Loh Chee Kong
Dr David Tio has witnessed a disturbing sight for the past two weeks, walking past his neighbour’s house on his way home: A group of maids lying huddled on the cemented backyard, sleeping on thin mattresses, mats and newspapers underneath the zinc roofs.
His neighbour’s HDB terrace house in the Whampoa area is situated next to a raised pavement and a multi-storey car park. Passers-by get a clear view of the maids sleeping in the backyard.
Said Dr Tio: “This is no way to treat fellow human beings. How can you make the maids sleep outside? Besides the discomfort, there’s no privacy at all.”
Today visited the double-storey house four times over the past week in the wee hours of the morning. About six maids were sleeping outside the house on two occasions.
When approached by Today, the owners of the house, who have been running a maid agency for 13 years, claimed that the arrangement was only “temporary” until a new boarding house is ready this week. The wife, who employs a maid of her own, claimed that “under no circumstances” had the maids slept a whole night out in the open.
The bespectacled, middle-aged woman claimed the maids had “only rested outside on not more than two occasions” as there were visitors in the house and it was “inconvenient”. After the visitors left, she said, the foreign domestic workers would go up to the room — one of three bedrooms in the house — of the couple’s maid to sleep.
But on one of the nights that Today witnessed the maids sleeping in the backyard, there were clearly no guests in the house as the lights were already out.
The maids spend their day at the employment agency’s office and only return to the house at around 9pm to sleep.
Telling her neighbours to mind their own business, the wife told Today in Mandarin: “We run a reputable agency and of course, we know how we should treat our maids … Would we be in the business for so long if we ill-treated them?”
The couple’s maid, who has been working for them for 14 months, said that her employers were “nice” to her. Speaking to Today when they were out, she said: “They treat me very well but I wouldn’t know how they treat others.”
When contacted, the Ministry of Manpower (MOM) said it would investigate the matter. From June last year, all maid employment agencies were required to adhere to best practices — which include guidelines on accommodation and food — and be accredited by CaseTrust and the Association of Employment Agencies Singapore. Those that fail to meet these standards risk not having their licences renewed.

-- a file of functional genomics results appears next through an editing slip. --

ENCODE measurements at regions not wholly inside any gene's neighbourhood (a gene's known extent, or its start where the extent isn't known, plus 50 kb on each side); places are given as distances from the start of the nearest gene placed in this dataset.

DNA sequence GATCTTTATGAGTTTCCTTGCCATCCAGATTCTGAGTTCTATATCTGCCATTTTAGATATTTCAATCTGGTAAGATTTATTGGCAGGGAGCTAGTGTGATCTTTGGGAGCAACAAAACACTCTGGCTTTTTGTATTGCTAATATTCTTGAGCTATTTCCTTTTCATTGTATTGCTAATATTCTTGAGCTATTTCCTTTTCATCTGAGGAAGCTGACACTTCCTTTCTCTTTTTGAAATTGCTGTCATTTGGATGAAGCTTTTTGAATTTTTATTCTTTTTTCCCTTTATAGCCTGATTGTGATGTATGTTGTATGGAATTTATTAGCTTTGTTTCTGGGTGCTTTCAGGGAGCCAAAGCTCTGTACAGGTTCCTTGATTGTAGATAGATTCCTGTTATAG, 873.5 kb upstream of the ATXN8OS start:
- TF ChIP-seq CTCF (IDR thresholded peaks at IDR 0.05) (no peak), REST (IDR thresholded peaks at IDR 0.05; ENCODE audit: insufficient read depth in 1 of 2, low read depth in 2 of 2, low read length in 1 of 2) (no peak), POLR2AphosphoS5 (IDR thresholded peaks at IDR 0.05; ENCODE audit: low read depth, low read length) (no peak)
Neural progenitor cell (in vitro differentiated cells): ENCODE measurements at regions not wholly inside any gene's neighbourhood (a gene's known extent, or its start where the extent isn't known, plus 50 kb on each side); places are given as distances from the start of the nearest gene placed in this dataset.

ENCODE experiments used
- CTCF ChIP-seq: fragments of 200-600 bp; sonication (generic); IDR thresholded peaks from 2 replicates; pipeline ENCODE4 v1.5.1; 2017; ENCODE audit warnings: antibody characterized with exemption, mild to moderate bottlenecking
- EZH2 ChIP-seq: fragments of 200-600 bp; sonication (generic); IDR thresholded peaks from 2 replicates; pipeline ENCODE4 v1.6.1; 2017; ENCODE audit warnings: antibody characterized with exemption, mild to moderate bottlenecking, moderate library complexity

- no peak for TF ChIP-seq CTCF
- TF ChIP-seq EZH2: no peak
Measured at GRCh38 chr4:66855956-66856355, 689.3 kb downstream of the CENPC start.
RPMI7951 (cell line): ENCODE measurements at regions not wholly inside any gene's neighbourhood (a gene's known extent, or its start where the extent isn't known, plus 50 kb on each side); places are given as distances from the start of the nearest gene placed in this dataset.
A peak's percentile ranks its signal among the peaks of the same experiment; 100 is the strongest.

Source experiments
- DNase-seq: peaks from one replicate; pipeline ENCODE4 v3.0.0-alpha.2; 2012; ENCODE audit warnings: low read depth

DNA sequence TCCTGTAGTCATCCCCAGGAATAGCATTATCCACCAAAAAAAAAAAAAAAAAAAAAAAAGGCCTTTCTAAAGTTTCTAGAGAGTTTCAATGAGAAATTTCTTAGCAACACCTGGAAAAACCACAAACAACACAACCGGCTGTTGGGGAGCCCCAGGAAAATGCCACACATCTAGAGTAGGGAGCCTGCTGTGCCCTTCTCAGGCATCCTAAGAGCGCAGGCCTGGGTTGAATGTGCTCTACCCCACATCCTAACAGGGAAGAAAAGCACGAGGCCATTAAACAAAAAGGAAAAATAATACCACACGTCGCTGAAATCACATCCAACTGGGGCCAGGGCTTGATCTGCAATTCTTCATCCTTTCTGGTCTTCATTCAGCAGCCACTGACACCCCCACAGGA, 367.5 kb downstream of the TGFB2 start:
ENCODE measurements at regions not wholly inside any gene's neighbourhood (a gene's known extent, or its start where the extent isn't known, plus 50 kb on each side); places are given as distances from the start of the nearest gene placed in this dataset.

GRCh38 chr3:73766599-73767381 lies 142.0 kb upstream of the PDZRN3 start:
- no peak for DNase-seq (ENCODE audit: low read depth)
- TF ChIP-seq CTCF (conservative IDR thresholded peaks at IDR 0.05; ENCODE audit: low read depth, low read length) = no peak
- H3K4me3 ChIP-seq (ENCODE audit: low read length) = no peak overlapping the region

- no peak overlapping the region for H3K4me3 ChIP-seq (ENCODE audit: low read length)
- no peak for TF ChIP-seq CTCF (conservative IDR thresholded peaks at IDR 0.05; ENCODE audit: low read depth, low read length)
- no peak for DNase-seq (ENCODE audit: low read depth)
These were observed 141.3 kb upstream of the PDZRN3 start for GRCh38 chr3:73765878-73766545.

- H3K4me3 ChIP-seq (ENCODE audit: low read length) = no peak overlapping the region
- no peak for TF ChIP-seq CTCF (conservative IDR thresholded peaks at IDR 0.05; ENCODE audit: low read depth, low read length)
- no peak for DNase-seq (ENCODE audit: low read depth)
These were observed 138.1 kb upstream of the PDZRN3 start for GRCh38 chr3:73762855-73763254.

Ms Braema Mathi, president of civil society group Transient Workers Count Too, said the couple’s actions were inexcusable.
She said: “Is there no space within their home to let the maids sleep in? Even if there is really none, I don’t understand why the owners didn’t have alternatives. They could have rented rooms for these maids.”
Adding that there is a “basic decency level to treat humans”, Ms Mathi said: “If this is their business model, this agency’s practices leave much to be desired.” Loh Chee Kong
I read the article here.
Yesterday there was news about installing cameras around the house to keep a watch on maids because we, as employers are afraid of “maids gone wild” (I saw them trying on mam’s clothes while she was out! She brought home her Bangladeshi boyfriend home! She totally manhandled my child!) And today we have this.
What is the world coming to?! What are Singaporeans coming to?! The way to measure one’s character is how we treat the people under us. If we treat them like crap, who are we then to say that we have progressed as a society? More needs to be done on this issue! What are you all doing ah, Gahmen!